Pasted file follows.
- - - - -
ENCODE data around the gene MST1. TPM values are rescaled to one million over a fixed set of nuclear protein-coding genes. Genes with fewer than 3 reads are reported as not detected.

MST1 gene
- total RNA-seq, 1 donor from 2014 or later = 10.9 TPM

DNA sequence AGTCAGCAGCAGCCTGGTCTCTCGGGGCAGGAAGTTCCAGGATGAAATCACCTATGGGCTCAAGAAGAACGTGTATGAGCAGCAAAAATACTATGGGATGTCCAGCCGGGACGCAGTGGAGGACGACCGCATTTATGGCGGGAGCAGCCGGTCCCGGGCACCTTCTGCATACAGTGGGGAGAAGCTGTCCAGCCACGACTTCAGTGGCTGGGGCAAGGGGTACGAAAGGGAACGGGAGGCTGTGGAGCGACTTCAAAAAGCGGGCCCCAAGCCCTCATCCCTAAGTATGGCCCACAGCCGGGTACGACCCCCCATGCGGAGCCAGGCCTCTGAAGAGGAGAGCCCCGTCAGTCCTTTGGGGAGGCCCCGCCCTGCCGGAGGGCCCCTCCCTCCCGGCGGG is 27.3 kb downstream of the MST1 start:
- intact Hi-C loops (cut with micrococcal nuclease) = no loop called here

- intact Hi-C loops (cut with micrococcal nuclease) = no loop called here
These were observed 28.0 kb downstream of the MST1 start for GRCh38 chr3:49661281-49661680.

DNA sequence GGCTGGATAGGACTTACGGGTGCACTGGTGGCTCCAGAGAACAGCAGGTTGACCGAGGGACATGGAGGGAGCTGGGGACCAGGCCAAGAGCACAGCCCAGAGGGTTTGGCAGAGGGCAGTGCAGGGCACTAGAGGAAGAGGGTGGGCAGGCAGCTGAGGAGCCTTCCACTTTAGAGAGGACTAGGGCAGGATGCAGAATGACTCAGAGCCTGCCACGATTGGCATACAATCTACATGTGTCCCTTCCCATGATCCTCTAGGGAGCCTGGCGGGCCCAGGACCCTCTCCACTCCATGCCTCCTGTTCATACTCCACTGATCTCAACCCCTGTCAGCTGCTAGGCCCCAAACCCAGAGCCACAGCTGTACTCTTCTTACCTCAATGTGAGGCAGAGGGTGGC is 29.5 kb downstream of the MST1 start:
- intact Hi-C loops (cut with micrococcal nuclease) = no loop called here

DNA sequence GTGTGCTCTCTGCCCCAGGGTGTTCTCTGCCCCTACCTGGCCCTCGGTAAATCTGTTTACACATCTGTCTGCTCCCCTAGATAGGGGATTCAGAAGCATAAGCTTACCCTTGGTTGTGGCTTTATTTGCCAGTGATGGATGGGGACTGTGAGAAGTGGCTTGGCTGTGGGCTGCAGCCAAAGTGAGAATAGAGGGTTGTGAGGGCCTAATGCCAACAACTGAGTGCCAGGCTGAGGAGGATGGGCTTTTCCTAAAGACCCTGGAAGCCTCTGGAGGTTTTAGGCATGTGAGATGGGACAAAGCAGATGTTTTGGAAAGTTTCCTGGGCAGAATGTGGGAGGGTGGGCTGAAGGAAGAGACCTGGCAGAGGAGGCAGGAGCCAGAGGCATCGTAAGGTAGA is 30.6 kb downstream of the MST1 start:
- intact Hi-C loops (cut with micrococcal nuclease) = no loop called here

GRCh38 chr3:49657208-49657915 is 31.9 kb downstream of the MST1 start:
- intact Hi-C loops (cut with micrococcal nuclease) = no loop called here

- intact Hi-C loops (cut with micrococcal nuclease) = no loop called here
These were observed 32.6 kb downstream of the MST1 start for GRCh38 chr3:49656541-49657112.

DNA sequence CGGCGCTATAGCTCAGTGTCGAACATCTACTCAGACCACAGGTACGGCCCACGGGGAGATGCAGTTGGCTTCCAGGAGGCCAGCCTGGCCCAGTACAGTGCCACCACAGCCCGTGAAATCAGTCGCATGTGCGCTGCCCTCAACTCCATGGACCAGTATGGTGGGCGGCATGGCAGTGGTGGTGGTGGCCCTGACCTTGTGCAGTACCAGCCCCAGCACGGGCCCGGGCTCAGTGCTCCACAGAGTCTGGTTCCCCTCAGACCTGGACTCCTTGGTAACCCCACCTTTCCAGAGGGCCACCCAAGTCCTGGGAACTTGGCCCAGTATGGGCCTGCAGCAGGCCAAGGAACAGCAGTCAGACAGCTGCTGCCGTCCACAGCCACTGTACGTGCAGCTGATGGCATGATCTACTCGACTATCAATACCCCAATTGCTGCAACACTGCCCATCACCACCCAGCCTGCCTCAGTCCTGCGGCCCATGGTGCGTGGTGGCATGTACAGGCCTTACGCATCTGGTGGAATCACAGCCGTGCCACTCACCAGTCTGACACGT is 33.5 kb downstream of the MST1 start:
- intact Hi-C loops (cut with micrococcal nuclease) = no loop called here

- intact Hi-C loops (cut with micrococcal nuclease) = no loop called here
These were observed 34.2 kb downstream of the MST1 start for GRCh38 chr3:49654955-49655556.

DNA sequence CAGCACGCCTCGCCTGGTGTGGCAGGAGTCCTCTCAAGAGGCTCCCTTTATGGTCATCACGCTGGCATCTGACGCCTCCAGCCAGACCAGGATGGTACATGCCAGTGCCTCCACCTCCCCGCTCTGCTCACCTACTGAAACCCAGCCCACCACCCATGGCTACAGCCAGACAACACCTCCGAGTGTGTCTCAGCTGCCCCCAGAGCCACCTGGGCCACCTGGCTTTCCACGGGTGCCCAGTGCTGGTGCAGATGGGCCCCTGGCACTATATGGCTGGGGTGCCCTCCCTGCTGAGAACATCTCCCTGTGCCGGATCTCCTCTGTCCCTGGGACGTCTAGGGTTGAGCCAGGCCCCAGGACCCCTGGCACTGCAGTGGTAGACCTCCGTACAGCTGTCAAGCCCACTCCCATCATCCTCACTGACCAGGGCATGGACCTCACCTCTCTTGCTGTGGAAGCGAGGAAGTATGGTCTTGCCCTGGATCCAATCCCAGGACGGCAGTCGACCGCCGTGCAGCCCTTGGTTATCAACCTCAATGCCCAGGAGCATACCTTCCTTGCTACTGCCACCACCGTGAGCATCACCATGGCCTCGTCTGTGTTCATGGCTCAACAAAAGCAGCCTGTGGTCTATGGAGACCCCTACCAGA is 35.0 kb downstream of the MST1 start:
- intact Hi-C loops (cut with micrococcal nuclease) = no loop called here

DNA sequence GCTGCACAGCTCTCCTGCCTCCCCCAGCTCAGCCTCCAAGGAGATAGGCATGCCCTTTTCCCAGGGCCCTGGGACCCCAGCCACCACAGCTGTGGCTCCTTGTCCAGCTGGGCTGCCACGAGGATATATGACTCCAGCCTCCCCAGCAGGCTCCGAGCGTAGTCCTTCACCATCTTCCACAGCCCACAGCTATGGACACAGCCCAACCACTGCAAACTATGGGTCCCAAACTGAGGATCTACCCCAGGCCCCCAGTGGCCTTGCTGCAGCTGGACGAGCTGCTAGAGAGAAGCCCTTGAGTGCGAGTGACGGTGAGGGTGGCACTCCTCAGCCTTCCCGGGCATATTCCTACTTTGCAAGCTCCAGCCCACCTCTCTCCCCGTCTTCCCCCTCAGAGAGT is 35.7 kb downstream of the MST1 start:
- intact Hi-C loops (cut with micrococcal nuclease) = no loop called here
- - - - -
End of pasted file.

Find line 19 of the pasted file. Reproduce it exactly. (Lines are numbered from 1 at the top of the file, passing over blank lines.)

These were observed 34.2 kb downstream of the MST1 start for GRCh38 chr3:49654955-49655556.